A subnet mask of **255.255.255.0** means that the first *three* octets of the address will be used for the network, and thus our network number is **192.168.1**. This means we can have **254** computers on this network, because the fourth octet is not being used by the network portion of the address. We know this because of the **0** in the subnet mask (255.255.255.**0**).

We call each of the number sections an * octet* because we think of them in binary, and there are eight possible bits in each section. Eight bits is an octet.

**11111111**in binary is

**255**in decimal (did you do the conversions?). So our decimal subnet mask 255.255.255.0 displayed in binary is going to be:

11111111.11111111.11111111.00000000

If you count all the ones, you will find that there are **24** of them. Now look at the subnet mask examples again.

**192.168.1.0/255.255.255.0**

**192.168.1.0/24**

Do you see why *both subnet masks are the same*? The number **24** is the number of ** bits** used in the network portion of the address, and is short-hand for writing the address/subnet mask combination. It becomes important to understand this when you start dividing your network into multiple sub networks.

## UNDERSTANDING SUBNETTING

Before reading this section, you should have a *good understanding* of what a subnet mask is and how binary bits represent the subnet mask.

Simply put, subnetting is *dividing your network into multiple sub networks*. To go back to my silly example about houses and streets, subnetting gives you multiple streets in your neighborhood.

There are *two methods* for dividing your network into multiple sub networks; One is to simply change your network numbers keeping the same subnet mask. The other is to subnet your network into smaller sub networks.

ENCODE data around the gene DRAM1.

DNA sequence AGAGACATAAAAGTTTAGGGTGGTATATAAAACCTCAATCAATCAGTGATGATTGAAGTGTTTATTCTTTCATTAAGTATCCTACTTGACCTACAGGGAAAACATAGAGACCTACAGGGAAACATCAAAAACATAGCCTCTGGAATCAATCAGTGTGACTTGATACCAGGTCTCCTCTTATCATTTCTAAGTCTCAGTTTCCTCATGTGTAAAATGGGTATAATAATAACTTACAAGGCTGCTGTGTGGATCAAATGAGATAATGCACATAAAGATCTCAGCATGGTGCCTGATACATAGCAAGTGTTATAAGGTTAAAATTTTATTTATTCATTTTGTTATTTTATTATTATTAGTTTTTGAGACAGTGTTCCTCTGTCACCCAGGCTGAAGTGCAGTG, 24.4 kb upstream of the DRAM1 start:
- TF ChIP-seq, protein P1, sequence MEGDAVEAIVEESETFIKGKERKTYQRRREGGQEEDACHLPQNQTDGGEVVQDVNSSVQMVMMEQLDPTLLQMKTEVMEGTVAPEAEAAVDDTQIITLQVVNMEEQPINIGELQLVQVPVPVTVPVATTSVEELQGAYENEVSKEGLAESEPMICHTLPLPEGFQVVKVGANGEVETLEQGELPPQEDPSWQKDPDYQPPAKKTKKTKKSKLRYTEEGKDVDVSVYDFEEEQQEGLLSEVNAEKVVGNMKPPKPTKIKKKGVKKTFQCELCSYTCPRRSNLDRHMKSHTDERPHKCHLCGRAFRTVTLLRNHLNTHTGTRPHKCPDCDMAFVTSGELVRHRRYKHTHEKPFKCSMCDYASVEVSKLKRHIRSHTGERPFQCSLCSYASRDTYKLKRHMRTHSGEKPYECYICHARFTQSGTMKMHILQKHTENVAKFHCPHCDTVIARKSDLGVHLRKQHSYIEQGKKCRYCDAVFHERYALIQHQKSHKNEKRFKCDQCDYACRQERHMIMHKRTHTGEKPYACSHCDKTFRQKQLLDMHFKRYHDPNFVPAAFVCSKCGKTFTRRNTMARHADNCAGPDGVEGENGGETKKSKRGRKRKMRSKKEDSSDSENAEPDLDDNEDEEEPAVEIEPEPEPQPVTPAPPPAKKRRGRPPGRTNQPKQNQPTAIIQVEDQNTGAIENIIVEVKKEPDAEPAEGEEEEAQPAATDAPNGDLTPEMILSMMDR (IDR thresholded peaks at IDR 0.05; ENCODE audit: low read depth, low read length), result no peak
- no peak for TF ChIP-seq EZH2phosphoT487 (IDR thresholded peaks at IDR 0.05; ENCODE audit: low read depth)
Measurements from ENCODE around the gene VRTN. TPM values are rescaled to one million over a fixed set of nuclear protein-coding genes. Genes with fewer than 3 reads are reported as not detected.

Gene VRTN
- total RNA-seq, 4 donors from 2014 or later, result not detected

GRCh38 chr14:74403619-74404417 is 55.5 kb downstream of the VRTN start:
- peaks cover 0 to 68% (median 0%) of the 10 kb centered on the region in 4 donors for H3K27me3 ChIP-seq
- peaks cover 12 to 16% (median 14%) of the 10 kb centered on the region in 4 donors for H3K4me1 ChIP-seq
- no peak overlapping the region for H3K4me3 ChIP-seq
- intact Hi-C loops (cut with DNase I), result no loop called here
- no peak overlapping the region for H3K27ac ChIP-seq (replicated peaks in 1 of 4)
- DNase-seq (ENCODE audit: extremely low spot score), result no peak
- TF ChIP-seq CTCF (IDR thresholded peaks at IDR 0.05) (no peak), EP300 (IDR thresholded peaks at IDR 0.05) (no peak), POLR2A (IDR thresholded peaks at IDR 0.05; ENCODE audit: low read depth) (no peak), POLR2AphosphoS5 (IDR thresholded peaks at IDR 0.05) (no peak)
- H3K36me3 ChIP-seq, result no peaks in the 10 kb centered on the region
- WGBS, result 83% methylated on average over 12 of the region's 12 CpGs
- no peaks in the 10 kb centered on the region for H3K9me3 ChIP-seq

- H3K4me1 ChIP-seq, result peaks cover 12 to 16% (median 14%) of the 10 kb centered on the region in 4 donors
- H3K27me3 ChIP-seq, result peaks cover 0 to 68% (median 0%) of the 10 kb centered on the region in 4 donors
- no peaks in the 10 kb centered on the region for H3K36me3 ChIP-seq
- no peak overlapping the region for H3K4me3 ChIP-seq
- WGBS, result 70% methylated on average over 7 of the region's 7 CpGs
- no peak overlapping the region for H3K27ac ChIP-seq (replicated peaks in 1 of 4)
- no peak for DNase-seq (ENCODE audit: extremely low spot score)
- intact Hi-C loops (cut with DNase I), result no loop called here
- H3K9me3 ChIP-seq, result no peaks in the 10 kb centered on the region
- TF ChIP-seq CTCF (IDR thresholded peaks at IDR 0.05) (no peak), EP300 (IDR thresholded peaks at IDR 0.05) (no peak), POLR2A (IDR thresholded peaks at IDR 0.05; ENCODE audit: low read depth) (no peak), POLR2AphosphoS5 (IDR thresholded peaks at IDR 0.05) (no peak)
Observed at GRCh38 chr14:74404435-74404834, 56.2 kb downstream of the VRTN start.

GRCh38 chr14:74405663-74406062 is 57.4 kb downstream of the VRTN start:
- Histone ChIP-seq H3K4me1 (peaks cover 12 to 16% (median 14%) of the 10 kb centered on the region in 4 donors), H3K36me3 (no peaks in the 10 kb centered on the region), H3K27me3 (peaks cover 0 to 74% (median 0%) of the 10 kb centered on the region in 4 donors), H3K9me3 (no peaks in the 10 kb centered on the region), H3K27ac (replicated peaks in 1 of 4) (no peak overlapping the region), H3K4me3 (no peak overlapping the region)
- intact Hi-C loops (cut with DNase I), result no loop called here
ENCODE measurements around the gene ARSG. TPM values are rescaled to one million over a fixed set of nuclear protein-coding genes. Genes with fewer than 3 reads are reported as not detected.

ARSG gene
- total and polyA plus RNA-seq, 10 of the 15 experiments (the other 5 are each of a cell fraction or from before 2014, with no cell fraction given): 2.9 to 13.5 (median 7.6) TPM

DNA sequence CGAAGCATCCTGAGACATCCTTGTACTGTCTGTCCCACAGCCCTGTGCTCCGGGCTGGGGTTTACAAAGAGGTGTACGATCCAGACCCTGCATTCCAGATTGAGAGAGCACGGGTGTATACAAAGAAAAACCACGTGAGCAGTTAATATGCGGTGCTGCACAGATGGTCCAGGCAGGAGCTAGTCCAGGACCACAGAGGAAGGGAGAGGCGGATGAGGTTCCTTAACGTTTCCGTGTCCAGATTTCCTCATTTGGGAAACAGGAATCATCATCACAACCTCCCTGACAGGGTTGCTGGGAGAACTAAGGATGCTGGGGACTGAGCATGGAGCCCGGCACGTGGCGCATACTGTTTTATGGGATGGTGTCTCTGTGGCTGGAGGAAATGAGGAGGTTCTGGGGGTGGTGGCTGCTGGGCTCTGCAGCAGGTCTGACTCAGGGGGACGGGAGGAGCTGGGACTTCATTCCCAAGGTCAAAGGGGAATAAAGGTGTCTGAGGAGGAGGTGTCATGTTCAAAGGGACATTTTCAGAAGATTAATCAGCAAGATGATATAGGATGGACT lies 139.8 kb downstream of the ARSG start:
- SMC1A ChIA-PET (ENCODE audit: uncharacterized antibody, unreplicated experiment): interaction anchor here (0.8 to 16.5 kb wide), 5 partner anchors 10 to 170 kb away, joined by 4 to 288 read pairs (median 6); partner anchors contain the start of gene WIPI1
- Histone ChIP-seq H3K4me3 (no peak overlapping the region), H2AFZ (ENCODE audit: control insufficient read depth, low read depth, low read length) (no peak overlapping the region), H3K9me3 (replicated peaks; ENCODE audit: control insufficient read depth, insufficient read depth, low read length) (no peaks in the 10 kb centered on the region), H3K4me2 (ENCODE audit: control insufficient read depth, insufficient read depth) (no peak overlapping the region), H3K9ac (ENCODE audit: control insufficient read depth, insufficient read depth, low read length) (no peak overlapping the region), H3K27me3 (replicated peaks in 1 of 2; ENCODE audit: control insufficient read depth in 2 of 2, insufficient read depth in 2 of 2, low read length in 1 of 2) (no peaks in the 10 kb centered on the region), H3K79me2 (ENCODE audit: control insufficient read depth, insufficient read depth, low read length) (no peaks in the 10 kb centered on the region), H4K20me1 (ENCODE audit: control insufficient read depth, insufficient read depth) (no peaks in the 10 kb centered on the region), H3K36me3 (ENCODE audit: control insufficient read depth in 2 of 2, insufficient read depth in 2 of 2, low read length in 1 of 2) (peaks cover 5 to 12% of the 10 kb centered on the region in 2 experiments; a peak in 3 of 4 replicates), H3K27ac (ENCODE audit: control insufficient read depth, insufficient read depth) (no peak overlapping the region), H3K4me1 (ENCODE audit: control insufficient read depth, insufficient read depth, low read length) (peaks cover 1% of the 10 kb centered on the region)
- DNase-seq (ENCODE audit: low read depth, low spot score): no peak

Keeping the same mask:

Your network could be divided into two or more networks by changing the network portion of the address such as *192.168.1* and *192.168.2* and keeping the same subnet mask.

*Example:*

**192.168.1.0/255.255.255.0**

**192.168.2.0/255.255.255.0**

Doing this would give you **two separate networks** with **254 hosts per network**. This is a very common method of dealing with multiple networks. However, back in the good old days you had to pay for every IP address you used, and if you had 25 computers on your network you probably would not want to pay for 254 addresses! The answer to the problem is…subnetting.

Subnetting a network:

** Subnetting is when you use bits from the host portion of your address as part of your network number**. This let's you subdivide your network at the cost of host addresses, which is great if you're paying for every host IP address. It will save you money because you pay for fewer TCP/IP addresses. Confused? Here is where understanding binary is important.

Lets look at a new subnet mask:

**255.255.255.224**

As you can see in the fourth octet, some of the host portion of this subnet mask is now being used for part of the network address. Which means we are * now using some of the binary bits in the fourth octet for our network numbers*, and that gives us fewer hosts than our old mask (which gave us 254), but gives us more networks (which is why we call it subnetting).

How can we tell how many networks and hosts per network this new subnet mask will give us? Well… we shall have to use some of our newly acquired binary skills.

The *first task* is to find out ** how many bits in the fourth octet are being used**? The decimal number is 224, what is the decimal number 224 as represented in binary?

The decimal number **224** in binary is:

**11100000**

We have a **0** in the **1's place**

We have a **0** in the **2's place**

We have a **0** in the **4's place**

We have a **0** in the **8's place**

We have a **0** in the **16's place**

We have a **1** in the **32's place**

We have a **1** in the **64's place**

We have a **1** in the **128's place**